Using genetic data in cognitive neuroscience: from growing pains to genuine insights

Nat Rev Neurosci. 2008 Sep;9(9):710-20. doi: 10.1038/nrn2461.


Research that combines genetic and cognitive neuroscience data aims to elucidate the mechanisms that underlie human behaviour and experience by way of 'intermediate phenotypes': variations in brain function. Using neuroimaging and other methods, this approach is poised to make the transition from health-focused investigations to inquiries into cognitive, affective and social functions, including ones that do not readily lend themselves to animal models. The growing pains of this emerging field are evident, yet there are also reasons for a measured optimism.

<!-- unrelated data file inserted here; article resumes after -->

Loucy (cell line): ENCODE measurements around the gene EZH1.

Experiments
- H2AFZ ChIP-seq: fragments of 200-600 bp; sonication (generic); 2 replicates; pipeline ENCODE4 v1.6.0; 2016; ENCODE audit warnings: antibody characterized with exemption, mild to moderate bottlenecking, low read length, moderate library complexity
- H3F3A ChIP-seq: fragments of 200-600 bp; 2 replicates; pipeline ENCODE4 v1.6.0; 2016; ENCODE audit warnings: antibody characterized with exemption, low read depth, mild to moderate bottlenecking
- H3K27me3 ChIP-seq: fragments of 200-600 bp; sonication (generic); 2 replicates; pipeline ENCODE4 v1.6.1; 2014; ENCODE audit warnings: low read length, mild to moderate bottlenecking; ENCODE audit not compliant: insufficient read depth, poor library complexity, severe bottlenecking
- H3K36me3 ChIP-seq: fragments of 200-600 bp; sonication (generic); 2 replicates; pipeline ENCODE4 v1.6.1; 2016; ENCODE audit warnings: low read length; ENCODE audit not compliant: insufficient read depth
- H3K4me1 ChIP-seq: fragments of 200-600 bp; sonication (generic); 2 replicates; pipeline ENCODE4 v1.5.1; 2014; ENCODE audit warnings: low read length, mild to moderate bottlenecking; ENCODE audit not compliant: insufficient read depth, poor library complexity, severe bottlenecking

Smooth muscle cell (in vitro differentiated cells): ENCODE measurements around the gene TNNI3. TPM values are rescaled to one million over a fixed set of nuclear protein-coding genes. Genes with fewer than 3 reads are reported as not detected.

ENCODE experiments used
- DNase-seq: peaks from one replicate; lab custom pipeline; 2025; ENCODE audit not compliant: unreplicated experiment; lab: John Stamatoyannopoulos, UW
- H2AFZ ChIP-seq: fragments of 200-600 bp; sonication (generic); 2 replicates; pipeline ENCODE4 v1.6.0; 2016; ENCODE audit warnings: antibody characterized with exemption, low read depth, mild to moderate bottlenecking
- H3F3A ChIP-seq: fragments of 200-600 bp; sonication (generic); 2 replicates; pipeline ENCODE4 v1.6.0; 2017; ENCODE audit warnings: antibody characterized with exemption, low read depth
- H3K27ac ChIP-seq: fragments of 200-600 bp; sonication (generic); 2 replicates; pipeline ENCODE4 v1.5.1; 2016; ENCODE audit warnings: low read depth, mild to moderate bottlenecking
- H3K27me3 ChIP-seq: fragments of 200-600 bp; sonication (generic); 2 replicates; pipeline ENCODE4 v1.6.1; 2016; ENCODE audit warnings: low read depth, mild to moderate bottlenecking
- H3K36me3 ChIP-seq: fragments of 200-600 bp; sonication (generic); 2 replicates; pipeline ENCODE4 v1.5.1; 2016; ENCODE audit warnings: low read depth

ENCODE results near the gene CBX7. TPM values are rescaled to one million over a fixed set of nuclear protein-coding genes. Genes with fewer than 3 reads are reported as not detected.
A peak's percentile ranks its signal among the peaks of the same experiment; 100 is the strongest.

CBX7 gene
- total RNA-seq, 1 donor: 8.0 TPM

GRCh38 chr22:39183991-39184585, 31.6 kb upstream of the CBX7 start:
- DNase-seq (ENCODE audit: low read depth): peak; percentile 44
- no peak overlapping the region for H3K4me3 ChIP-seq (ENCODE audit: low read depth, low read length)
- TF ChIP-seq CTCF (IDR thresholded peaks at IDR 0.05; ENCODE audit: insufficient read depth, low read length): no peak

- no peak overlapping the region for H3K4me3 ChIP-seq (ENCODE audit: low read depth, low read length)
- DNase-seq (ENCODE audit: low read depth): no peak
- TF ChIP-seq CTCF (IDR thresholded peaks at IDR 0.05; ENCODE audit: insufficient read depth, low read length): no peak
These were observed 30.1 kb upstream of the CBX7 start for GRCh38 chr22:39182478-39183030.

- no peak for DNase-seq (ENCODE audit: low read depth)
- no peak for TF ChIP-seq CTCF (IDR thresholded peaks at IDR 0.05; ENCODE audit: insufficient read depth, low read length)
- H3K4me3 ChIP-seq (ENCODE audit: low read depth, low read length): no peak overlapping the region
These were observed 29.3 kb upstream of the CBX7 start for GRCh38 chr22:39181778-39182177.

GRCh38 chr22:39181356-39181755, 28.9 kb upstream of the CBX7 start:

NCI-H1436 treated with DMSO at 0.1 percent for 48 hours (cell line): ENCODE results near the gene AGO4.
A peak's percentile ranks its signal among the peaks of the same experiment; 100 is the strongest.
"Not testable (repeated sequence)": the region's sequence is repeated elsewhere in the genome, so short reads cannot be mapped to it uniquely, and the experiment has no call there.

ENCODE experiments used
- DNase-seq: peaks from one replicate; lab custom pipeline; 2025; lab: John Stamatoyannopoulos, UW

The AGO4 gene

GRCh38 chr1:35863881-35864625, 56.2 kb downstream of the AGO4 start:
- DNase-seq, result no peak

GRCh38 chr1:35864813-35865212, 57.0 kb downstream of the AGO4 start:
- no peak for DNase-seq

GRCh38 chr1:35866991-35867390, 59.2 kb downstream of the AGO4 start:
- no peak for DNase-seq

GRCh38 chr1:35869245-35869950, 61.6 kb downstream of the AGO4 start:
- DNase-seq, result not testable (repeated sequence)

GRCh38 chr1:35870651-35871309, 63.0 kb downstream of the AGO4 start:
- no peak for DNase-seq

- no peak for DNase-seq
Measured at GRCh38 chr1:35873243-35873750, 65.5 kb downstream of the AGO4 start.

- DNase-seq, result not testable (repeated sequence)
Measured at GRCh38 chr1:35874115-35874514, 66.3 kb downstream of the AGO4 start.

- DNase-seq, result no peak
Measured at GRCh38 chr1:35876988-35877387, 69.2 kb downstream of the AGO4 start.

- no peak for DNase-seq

Publication types

  • Research Support, N.I.H., Extramural
  • Research Support, U.S. Gov't, Non-P.H.S.
  • Review

MeSH terms

  • Animals
  • Behavior / physiology
  • Brain / anatomy & histology
  • Brain / physiology
  • Cognition / physiology*
  • Diagnostic Imaging
  • Humans
  • Molecular Biology*
  • Neural Pathways / physiology
  • Neurosciences / methods*
  • Neurosciences / trends*
  • Phenotype